My French gar­den: sum­mer in Cal­va­dos

Sum­mer is a time of plenty, says Rosie Hill, who works hard in her Nor­mandy gar­den to en­sure a good har­vest

Living France - - À La Maison -

Sum­mer in Calav­dos, Nor­mandy means I can bid farewell to frosts and wel­come warmer tem­per­a­tures. We do get some rain but the stereo­type of it al­ways rain­ing in Nor­mandy is wrong so we reg­u­larly en­joy long, warm days when, in the height of sum­mer, it doesn’t get dark un­til 11pm.

We can also bid farewell to the empty gap – that pe­riod of few har­vests be­tween win­ter and sum­mer – and now I have fruit and veg­eta­bles ga­lore. The first rush of sum­mer har­vest­ing brings some of my favourite pro­duce: soft fruit. Start­ing with straw­ber­ries I soon find my­self har­vest­ing cur­rants, goose­ber­ries, tay­ber­ries, rasp­ber­ries and Worces­ter­ber­ries.

On the veg­etable front I am bring­ing in bucket loads (lit­er­ally) of broad beans, early pota­toes, beet­root, let­tuce and cour­gettes. I grow far more than we can eat at once so pre­serv­ing the har­vest for later is nec­es­sary. Some is frozen, some bot­tled and pre­serves are made. I get so much ful­fil­ment lay­ing down supplies, and open­ing a jar of bot­tled rasp­ber­ries on a dark Fe­bru­ary day can re­ally raise your spir­its.

The poly­tun­nel is now com­pletely full. I grow 10-14 va­ri­eties of toma­toes as I love the range of colour, size and flavour this brings. If you have only ever tasted a red su­per­mar­ket tomato you re­ally do need to grow your own and you’ll be in for a taste sen­sa­tion. Other poly­tun­nel good­ies in­clude pep­pers, chill­ies and aubergines, and with the cour­gettes from out­side we do find we eat a lot of rata­touille now.

While I don’t have much of a flower gar­den (thank

Sit­ting out­side en­joy­ing a home-pro­duced meal is hard to beat

the ducks for that), I do grow flow­ers in the veg patch with sun­flow­ers and glad­i­oli be­ing my favourites. I also plant sweet peas and morn­ing glory to grow up the bean poles and other an­nu­als for cut­ting. In the poly­tun­nel I have French marigolds and poached egg flow­ers as both help re­pel pests. Af­ter har­vest­ing, three jobs take up much of my time – weed­ing, wa­ter­ing and pest con­trol. It doesn’t seem to mat­ter what the weather is like, the weeds just grow like trif­fids as soon as my back is turned. To help re­duce weeds I cover the soil so plants like pota­toes get a thick mulch of grass cut­tings or straw, and pumpkins, etc, are grown through weed-sup­press­ing fab­ric. This also helps re­tain water and I try to only water young or very thirsty plants.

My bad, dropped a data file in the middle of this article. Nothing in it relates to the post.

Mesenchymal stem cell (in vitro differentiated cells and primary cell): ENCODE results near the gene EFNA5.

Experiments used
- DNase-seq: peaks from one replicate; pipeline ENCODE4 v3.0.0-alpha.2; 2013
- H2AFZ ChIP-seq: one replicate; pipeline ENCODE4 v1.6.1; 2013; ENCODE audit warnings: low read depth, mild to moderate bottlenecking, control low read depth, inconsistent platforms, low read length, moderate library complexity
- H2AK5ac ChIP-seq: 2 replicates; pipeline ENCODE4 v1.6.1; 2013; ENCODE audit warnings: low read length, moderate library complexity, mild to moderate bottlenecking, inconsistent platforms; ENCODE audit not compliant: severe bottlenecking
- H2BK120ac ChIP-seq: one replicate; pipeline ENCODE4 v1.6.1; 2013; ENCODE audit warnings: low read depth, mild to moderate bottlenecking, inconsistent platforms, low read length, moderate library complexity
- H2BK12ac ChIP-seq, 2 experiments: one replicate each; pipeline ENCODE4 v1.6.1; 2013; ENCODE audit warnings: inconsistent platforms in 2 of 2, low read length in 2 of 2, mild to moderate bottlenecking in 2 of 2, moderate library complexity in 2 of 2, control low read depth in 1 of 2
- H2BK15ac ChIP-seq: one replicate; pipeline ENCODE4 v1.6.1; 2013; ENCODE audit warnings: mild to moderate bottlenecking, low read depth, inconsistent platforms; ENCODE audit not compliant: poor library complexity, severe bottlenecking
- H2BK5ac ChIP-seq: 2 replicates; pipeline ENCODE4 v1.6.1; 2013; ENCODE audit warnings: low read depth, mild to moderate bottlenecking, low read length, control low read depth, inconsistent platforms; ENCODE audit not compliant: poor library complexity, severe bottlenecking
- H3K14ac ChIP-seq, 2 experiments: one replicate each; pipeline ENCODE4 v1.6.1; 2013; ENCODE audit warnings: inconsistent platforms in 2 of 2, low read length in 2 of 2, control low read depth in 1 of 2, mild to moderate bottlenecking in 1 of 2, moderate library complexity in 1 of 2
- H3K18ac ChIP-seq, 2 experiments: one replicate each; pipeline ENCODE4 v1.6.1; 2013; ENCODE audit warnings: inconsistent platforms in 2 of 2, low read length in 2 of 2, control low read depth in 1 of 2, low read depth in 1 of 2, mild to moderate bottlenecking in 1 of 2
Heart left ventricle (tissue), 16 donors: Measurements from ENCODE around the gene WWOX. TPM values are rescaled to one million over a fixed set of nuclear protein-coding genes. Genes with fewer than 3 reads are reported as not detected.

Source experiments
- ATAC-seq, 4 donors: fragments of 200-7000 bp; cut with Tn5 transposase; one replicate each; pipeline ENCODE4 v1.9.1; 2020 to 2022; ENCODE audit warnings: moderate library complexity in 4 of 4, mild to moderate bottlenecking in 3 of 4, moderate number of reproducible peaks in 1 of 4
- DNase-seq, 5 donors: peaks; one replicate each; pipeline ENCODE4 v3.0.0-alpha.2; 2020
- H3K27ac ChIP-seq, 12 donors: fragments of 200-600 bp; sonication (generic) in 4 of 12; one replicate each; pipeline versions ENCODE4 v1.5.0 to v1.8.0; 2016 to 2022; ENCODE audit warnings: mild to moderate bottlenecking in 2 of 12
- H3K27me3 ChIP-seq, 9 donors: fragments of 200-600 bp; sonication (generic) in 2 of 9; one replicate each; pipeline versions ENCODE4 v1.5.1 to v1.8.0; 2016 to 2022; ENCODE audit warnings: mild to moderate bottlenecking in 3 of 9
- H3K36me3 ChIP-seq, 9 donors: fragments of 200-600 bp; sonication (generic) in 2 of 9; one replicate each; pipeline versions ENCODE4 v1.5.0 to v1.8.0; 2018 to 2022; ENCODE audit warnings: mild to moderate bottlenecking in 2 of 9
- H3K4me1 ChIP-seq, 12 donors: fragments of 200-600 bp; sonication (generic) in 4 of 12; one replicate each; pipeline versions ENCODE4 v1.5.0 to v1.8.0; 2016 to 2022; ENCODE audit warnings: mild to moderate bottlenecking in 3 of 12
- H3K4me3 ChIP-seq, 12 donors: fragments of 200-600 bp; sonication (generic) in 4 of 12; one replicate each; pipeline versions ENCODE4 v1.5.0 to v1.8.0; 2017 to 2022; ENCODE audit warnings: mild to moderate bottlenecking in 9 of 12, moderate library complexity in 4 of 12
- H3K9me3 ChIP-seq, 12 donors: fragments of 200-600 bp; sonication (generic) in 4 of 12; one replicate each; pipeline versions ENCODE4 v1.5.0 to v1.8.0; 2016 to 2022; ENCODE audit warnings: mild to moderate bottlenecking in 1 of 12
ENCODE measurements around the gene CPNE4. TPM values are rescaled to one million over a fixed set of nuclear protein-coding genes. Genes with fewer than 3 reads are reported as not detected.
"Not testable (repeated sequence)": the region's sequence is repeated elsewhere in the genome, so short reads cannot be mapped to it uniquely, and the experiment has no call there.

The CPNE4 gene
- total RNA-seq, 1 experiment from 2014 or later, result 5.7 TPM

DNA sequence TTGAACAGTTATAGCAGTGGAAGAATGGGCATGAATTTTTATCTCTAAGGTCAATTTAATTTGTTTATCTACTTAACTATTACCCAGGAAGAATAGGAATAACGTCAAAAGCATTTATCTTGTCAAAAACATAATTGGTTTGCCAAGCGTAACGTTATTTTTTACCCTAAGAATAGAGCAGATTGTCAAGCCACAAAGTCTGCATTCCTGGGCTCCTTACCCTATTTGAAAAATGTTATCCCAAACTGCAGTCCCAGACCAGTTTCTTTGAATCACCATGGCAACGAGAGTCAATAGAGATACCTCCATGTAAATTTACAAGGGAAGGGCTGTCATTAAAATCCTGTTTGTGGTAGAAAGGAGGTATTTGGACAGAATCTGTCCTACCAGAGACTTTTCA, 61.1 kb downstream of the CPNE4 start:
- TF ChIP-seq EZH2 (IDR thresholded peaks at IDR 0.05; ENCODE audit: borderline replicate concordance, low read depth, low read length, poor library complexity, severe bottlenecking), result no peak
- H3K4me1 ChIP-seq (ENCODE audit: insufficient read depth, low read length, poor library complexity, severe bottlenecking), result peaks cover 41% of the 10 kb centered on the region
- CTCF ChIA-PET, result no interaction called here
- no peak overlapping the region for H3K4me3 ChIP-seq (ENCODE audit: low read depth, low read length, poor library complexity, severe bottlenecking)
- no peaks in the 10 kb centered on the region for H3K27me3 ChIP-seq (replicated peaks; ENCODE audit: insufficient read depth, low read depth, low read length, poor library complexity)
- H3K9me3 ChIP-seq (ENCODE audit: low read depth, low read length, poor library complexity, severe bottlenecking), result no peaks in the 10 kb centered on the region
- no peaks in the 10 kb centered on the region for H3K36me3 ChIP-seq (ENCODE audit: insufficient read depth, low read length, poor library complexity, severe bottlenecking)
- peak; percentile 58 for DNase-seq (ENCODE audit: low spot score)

In the poly­tun­nel it is a dif­fer­ent story al­to­gether and I need to water here ev­ery day, some­times even twice. I do have a well but that of­ten runs dry so then it’s back to me­tered water. For in­di­vid­ual plants, like toma­toes, I sink plas­tic bot­tles with holes drilled into the base next to the plant and water di­rectly into these. In this way the water reaches deep down to where the roots are, so less water is wasted and the sur­face re­mains dry, thus re­duc­ing weed growth. That’s a win-win in my book!

Fi­nally, there is pest con­trol. I don’t use any pes­ti­cides so I rely on other meth­ods: var­i­ous bar­ri­ers stop pests get­ting to my plants – I en­cour­age pest-eat­ing crea­tures such as la­dy­birds and I man­u­ally re­move those pests I find. Luck­ily, un­like my gar­den in Eng­land, we have fewer slugs and snails here and we have a healthy bird pop­u­la­tion that eats them up.

But pest con­trol is still a never-end­ing bat­tle and while oth­ers may marvel at cab­bage white but­ter­flies flit­ting past, I am out there look­ing un­der leaves for their eggs!

Sum­mer is there­fore a time of plenty – plenty of work but plenty of pro­duce too. Sit­ting out­side, with wildlife all around you, en­joy­ing a home­pro­duced meal is hard to beat.

That said, you can take your life in your hands with some of our wildlife; the swal­lows think it is a good idea to nest in the pig house and ev­ery time you walk in you risk be­ing di­ve­bombed by one of these aerial ac­ro­bats – and that hurts! But for all the in­sect pests they eat, I’m happy to for­give them!

Rosie Hill, her hus­band Si­mon and their two sons live in Cal­va­dos and run a fam­i­lyfriendly eco-gîte.

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